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#include <stdio.h>

union u1 {
    struct {
        int *i;
    } s1;
    struct {
        int i, j;
    } s2;
};

union u2 {
    struct {
        int *i, j;
    } s1;
    struct {
        int i, j;
    } s2;
};

int main(void) {
    printf("        size of int: %zu\n", sizeof(int));
    printf("size of int pointer: %zu\n", sizeof(int *));
    printf("   size of union u1: %zu\n", sizeof(union u1));
    printf("   size of union u2: %zu\n", sizeof(union u2));
    return 0;
}

Results in:

$ gcc -O -Wall -Wextra -pedantic -std=c99 -o test test.c
$ ./test
        size of int: 4
size of int pointer: 8
   size of union u1: 8
   size of union u2: 16

Why does adding an integer of 4 bytes to nested struct s1 of union u2 increase the size of the union as a whole by 8 bytes?

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4  
For fun, you should print the offsets of each member from the base to see where exactly everything is. –  Seth Carnegie Dec 10 '11 at 2:14
    
Good comment Seth –  Adrian Cornish Dec 10 '11 at 2:15

3 Answers 3

up vote 7 down vote accepted

The struct u2.s2 is 16 bytes because of alignment constraints. The compiler is guaranteeing that if you make an array of such structs, each pointer will be aligned on an 8-byte boundary. The field *i takes 8 bytes, then j takes 4 bytes, and the compiler inserts 4 bytes of padding. Because the struct is 16 bytes, the union containing it is also 16 bytes.

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That's because the compiler needs to keep the entire struct (as well as the union) aligned to 8 bytes - due to the fact that you have a pointer inside. (which is 8-bytes in your case)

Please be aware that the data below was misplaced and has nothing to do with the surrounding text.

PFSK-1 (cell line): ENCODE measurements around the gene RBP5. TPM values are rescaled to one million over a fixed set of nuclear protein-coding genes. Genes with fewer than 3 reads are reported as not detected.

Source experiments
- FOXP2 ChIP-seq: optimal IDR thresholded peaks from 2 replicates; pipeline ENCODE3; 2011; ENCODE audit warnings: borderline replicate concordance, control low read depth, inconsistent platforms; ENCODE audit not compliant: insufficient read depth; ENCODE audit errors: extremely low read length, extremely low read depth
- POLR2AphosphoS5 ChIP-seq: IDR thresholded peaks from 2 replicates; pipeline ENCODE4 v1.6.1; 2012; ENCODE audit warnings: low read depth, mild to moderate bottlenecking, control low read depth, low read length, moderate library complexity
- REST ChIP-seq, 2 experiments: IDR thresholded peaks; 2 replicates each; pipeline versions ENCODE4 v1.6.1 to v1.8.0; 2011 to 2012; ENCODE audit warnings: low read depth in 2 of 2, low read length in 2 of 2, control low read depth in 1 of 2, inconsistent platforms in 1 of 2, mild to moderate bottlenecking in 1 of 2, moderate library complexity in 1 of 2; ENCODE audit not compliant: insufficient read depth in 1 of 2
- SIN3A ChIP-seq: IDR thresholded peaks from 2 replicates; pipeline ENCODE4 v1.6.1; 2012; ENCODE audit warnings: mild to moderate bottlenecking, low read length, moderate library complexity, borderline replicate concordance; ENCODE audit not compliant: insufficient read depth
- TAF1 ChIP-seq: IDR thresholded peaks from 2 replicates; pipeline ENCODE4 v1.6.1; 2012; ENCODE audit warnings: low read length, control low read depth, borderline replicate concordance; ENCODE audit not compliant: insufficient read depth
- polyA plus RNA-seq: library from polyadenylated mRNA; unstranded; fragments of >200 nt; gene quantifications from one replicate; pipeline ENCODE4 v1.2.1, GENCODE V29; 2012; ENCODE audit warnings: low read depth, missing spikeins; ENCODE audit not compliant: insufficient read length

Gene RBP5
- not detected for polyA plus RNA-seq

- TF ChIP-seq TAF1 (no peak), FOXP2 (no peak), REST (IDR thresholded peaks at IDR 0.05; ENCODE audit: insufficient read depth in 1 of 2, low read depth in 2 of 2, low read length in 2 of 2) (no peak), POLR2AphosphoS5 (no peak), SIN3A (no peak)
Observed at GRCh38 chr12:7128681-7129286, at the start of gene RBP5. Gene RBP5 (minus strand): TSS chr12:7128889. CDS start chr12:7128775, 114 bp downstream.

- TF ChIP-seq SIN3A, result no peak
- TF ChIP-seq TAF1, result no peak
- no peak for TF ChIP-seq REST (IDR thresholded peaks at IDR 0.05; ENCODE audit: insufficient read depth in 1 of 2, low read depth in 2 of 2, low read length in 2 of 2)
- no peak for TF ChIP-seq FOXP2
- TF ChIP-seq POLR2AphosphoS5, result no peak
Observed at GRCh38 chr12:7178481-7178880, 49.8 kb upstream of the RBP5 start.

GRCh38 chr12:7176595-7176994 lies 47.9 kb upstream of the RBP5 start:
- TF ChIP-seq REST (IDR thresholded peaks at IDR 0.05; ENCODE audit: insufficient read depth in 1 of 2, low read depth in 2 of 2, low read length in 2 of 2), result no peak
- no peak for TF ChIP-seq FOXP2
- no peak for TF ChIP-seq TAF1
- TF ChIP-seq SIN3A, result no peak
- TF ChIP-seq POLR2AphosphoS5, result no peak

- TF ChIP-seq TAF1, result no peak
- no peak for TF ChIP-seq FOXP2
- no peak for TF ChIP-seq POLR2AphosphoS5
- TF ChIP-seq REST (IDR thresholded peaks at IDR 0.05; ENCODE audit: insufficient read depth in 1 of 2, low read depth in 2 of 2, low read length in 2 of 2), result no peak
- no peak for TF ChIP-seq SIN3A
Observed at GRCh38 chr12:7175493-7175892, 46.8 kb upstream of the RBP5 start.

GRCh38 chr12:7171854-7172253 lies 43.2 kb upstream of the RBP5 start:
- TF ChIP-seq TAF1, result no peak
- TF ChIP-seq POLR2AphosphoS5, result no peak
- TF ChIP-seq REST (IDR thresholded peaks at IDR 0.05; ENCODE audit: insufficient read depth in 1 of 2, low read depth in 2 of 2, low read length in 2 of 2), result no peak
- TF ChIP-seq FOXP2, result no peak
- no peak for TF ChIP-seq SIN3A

So even though you add only 4 bytes with the extra int, struct-alignment forces everything to be aligned to 8 bytes - hence the +8 to bring the total size to 16 bytes.

The result of this is that:

struct {
    int *i, j;
} s1;

has a size of 16 bytes. Since a union must be at least as large as the largest element, it is also forced up to 16.

http://en.wikipedia.org/wiki/Data_structure_alignment

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This is a clear answer too. Thanks. –  Will Dec 10 '11 at 2:42

Since a pointer is 8 bytes on your platform, it most probably also requires an alignment of 8 bytes. So when adding another 4 bytes, the struct cannot just have a size of 12 bytes, in which case the individual elements of say an array of u2s would not be properly aligned at 8 byte boundaries, which is neccessary for the pointer member. So you need to increase its size to the next multiple of 8, which is 16. The additional 4 bytes are just unused/undefined.

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